The district court granted Mais’ motion for a new trial, finding that the damage award was excessive and shocked the court’s conscience. The court gave the plaintiffs the option of accepting a 90% remittitur in the amount of $25,000 for McCabe and $50,000 for Nelson in lieu of a new trial, which they rejected. Mais then made an offer of judgment under Fed.R.Civ.P. 68 in the same amounts. Both plaintiffs rejected the offer and proceeded to a second damages trial, where the jury awarded $10,002 to McCabe and $45,802 to Nelson. [See: PLN, July 2009, p.31].
On appeal, the Eighth Circuit held the district court did not abuse its discretion in concluding that the original $750,000 jury award was excessive. The appellate court found error, however, with the 90% remittitur. The Court of Appeals explained, “once a district court decides to employ a damage comparison approach,” as in this case, “and thereafter identifies a range of reasonable jury awards in similar cases, it is not at liberty to remit an award to the low end of the range, or even somewhere in the middle of the range. A district court’s only choice is to remit to the maximum amount identified as within the reasonable range.”
The Eighth Circuit found that “the district court appears to have identified the low end of the range as being the nominal damages approved in Hunter v. Anger, 672 F.2d 668, 672 (8th Cir. 1972), and the high end of the range as being the $75,000 awarded to one plaintiff in Joan W. v. City of Chicago, 771 F.2d 1020, 1025 (7th Cir. 1985).”
The appellate court noted that Joan W., which involved a single female plaintiff who was subjected to a strip and body cavity search in 1978, “was the key case under the maximum recovery rule and therefore should have been used as the benchmark for determining the proper amount of remittitur.” Yet the remittitur amount the district court selected – $25,000 for McCabe and $50,000 for Nelson – was below the $75,000 identified as reasonable for a single plaintiff in Joan W., the Eighth Circuit found. As such, “the amounts selected by the district court are inconsistent with the maximum recovery rule, and reflect a clear abuse of discretion.”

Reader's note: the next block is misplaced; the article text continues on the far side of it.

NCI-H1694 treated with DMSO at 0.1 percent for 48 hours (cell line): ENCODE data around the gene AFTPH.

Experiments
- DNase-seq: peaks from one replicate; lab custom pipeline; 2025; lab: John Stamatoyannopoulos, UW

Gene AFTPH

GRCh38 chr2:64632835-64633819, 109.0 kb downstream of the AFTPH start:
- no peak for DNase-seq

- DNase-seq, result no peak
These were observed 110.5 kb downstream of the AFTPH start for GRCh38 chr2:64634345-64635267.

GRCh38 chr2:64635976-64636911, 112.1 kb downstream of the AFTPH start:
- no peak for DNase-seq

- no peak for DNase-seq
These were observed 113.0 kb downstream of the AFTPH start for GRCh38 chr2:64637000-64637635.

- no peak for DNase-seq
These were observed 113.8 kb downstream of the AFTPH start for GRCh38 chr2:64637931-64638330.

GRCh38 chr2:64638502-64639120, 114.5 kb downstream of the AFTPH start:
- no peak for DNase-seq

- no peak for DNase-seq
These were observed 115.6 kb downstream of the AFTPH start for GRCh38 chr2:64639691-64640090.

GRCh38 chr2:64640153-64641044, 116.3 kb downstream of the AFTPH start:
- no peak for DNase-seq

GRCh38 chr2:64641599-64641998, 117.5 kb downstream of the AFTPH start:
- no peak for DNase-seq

The Court of Appeals also found the district court had abused its discretion by failing to calculate how much a $75,000 award in 1978 dollars was worth for an incident that occurred in 2004 after adjusting for inflation. The case was therefore remanded to calculate an appropriate remittitur for both plaintiffs.
Finally, the appellate court refused to attribute 40% of the plaintiffs’ attorney’s fees to their successful strip search claims. The Eighth Circuit found no abuse of discretion in the district court’s decision to attribute only 15% of the attorney’s fees to the strip search claims. However, as the district court’s remittitur was held to be inadequate, McCabe and Nelson were also “entitled to recover all reasonable fees incurred in the second trial.” See: McCabe v. Parker, 608 F.3d 1068 (8th Cir. 2010).
Following remand, on October 5, 2010 the district court ordered a new remittitur for McCabe and Nelson in the amount of $75,000 each. Adjusted for inflation since the 1978 ruling in Joan W., which served as the benchmark for the remittitur, the court offered $217,292.94 to each plaintiff. Nelson was awarded an additional $5,799.20 for medical expenses. The plaintiffs accepted the new remittitur and filed a stipulation dismissing the case. See: McCabe v. United States Secret Service, U.S.D.C. (N.D. Iowa), Case No. 1:05-cv-00073-LRR (2010 WL 3938383).
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Related legal cases
McCabe v. Parker
|Cite||608 F.3d 1068 (8th Cir. 2010)|
|Level||Court of Appeals|
McCabe v. United States Secret Service
|Cite||U.S.D.C. (N.D. Iowa), Case No. 1:05-cv-00073-LRR (2010 WL 3938383)|